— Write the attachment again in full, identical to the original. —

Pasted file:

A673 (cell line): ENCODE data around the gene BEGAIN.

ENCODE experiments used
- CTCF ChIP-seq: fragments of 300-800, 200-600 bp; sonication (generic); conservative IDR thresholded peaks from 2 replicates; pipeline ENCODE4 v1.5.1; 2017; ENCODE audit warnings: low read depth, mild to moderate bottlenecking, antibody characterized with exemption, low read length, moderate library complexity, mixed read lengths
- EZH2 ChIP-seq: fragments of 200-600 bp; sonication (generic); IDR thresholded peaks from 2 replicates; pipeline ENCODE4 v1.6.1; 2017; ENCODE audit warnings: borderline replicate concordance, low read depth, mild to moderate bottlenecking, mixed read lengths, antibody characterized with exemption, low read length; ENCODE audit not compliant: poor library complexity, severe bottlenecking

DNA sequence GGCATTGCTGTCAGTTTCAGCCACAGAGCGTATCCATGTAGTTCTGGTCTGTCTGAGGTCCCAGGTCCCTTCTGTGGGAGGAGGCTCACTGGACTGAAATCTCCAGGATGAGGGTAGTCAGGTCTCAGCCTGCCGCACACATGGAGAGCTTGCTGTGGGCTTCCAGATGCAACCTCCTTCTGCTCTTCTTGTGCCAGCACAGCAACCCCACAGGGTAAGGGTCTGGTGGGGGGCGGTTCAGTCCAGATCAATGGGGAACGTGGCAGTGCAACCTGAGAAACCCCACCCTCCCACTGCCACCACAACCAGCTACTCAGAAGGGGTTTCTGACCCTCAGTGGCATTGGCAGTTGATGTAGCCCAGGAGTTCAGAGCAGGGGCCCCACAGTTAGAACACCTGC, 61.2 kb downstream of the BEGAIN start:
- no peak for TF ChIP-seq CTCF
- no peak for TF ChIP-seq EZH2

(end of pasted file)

A673 (cell line): ENCODE data around the gene BEGAIN.

ENCODE experiments used
- CTCF ChIP-seq: fragments of 300-800, 200-600 bp; sonication (generic); conservative IDR thresholded peaks from 2 replicates; pipeline ENCODE4 v1.5.1; 2017; ENCODE audit warnings: low read depth, mild to moderate bottlenecking, antibody characterized with exemption, low read length, moderate library complexity, mixed read lengths
- EZH2 ChIP-seq: fragments of 200-600 bp; sonication (generic); IDR thresholded peaks from 2 replicates; pipeline ENCODE4 v1.6.1; 2017; ENCODE audit warnings: borderline replicate concordance, low read depth, mild to moderate bottlenecking, mixed read lengths, antibody characterized with exemption, low read length; ENCODE audit not compliant: poor library complexity, severe bottlenecking

DNA sequence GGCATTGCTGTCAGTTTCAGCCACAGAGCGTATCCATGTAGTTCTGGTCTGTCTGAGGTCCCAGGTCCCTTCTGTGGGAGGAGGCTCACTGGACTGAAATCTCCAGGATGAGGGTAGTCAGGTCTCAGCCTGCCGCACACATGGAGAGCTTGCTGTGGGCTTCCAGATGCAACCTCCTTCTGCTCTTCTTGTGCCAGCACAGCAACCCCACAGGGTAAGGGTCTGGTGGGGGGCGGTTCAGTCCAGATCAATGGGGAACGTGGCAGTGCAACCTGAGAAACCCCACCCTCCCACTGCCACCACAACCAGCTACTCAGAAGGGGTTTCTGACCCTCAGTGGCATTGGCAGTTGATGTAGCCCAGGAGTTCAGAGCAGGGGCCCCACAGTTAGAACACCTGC, 61.2 kb downstream of the BEGAIN start:
- no peak for TF ChIP-seq CTCF
- no peak for TF ChIP-seq EZH2